If you’re among the companies that start your fiscal year on July 1, it may be time to do some thinking and planning. But no matter when you start your business year, here are some points to consider.
The beginning of another business year is at hand. No matter what your business faced or how your organization pulled through, now’s a great time to provide your team with a well-deserved “pat on the back” and a thoughtful review.
First, give thanks: Consider a half-day retreat. Begin with a celebration or recognition lunch. Find something positive you can recognize in each staff member, i.e., “Rookie of the Year,” “Best Use of Humor in a Low Moment,” “Most Inspirational,” etc. Make a big deal of each success.
Second, measure: Take stock. List your division’s accomplishments. How close did you come in each category compared to your goal? Where was growth centered? How did this last year stack up to year’s past?
Third, staffing: Which sectors are growing? Where do you need to build?
Lastly, what did you learn: Where is your business headed? What will you keep as is? What needs to be changed or discarded altogether?
There’s no better time of year to reflect, regroup and analyze. If you take the time to do this now, it can prevent you from launching automatically into a repeat of the past year.
What are your strategies? What tactics will accomplish them? How will you delegate and hold people accountable? How will you track progress, share the vision and the results? How will you involve the entire staff?
Measurements are critical
The worst kind of clock is one that is wrong. Fast or slow doesn’t matter. What matters is that it is wrong. Why? Because it’s human nature to be tempted to accept what it tells us.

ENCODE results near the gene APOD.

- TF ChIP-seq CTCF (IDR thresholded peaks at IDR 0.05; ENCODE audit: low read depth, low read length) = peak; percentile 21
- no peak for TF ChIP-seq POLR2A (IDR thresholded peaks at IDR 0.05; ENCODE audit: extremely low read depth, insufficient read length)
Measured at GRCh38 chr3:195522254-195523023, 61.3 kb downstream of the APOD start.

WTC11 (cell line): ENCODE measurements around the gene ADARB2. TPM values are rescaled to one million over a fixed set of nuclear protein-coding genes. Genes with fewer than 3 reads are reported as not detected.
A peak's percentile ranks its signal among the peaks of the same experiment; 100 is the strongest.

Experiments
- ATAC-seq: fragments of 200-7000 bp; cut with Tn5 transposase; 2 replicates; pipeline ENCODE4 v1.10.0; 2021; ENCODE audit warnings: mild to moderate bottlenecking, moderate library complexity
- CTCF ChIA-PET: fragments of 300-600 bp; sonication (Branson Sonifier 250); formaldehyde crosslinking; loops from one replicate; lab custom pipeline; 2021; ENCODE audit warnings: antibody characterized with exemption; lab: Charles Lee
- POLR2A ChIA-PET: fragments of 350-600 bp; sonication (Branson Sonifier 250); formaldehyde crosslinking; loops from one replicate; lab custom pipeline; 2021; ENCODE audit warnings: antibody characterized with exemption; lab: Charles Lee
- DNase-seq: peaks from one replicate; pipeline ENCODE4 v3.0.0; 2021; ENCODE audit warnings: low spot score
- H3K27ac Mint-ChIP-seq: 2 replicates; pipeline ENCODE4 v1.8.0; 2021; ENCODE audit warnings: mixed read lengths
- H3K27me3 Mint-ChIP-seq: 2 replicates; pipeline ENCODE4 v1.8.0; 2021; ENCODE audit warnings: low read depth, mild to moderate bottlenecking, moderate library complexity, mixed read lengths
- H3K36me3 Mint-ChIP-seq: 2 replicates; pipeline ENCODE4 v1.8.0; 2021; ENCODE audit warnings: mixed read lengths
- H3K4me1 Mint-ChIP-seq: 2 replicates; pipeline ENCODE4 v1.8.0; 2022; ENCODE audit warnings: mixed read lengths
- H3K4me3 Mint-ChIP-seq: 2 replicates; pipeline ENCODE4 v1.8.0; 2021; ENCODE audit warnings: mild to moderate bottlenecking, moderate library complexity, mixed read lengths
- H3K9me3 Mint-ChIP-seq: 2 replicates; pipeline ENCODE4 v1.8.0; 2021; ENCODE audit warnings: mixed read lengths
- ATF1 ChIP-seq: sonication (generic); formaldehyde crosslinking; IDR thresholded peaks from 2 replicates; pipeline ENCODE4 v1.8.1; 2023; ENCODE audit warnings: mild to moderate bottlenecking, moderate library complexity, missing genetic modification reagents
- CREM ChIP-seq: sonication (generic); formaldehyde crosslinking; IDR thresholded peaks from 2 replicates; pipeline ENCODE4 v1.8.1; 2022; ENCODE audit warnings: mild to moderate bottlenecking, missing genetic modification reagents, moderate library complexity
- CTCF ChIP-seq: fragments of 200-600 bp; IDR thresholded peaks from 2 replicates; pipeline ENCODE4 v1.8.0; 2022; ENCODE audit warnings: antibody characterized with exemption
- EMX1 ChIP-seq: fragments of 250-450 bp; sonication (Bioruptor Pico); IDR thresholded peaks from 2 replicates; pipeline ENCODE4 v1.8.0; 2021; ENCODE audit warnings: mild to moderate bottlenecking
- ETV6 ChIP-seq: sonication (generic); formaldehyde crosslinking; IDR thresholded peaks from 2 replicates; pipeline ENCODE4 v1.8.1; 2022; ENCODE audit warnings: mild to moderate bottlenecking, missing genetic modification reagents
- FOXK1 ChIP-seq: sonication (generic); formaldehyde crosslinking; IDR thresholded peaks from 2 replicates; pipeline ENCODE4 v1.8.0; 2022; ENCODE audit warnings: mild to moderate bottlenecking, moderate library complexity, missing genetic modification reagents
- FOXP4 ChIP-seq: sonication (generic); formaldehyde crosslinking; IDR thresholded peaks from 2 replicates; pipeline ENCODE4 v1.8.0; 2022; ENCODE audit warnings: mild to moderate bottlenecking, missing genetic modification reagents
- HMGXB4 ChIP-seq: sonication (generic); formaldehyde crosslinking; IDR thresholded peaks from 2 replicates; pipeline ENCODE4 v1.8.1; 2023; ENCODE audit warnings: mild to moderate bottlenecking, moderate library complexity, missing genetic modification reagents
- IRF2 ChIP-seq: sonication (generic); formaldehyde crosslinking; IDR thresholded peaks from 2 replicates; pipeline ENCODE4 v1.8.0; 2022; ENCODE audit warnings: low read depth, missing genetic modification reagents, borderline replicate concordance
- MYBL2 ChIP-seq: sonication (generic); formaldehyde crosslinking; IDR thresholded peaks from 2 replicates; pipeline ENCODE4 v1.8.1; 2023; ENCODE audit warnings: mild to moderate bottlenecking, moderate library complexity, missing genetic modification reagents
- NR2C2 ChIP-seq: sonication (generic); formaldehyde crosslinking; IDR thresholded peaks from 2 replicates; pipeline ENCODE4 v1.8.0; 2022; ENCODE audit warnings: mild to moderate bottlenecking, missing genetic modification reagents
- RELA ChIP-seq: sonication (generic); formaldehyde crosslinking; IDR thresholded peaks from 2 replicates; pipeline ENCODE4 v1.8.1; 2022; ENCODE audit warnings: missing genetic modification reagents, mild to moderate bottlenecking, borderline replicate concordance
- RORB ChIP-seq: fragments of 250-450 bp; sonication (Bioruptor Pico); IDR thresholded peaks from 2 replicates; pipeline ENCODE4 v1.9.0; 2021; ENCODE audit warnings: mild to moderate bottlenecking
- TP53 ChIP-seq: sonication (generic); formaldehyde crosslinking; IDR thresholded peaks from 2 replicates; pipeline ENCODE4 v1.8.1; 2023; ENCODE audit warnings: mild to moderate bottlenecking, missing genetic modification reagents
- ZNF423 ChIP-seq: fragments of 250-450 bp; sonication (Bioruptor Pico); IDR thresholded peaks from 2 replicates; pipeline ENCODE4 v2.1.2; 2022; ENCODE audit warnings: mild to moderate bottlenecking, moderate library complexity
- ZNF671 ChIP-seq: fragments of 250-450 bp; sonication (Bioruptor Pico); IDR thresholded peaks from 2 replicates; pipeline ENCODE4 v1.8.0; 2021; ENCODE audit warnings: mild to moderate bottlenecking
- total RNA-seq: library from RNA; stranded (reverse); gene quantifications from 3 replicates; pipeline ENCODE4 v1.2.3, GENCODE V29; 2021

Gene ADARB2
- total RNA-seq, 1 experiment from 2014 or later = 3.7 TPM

The same holds true to any measurement standard. Keeping track of the wrong data — or interpreting it wrong — is worse than not keeping track at all.
Are you sure you are measuring the right information for your business, your products, your team?
Exceed expectations by giving less; it doesn’t sound possible, exceeding expectations by giving less.
People (customers and employees) don’t care how much you offer them. What they want is to get more than they expected.
In our rush to get noticed, chosen, grow bigger or achieve more, we often promise the moon — and raise expectations above what is possible.
How about promising less and bragging less? Instead, deliver on the promise to delight.
Demand the best
Too often, we are presented with choices that don’t please us. And too often, we pick one.
Why settle? Because it’s easier. Or we run out of time. Or the best is too expensive. Name your excuse. It’s simply easier to choose the least objectionable alternative than to hold out for the best or go out and find it.
Like Steven Jobs — we should demand the best of our people, processes, vendors and standards.
What are you settling for?
By demanding the best, you are setting an example for your staff. Too often we set a “lower bar,” and if each time you set that bar lower, mediocrity starts to set in. ?
David Harding is president and CEO of HardingPoorman Group, a locally owned and operated graphic communications firm in Indianapolis consisting of several integrated companies all under one roof. The Indiana Chamber of Commerce has voted the company as one of the “Best Places to Work” in Indiana. Harding can be reached at email@example.com. For more information, go to www.hardingpoorman.com.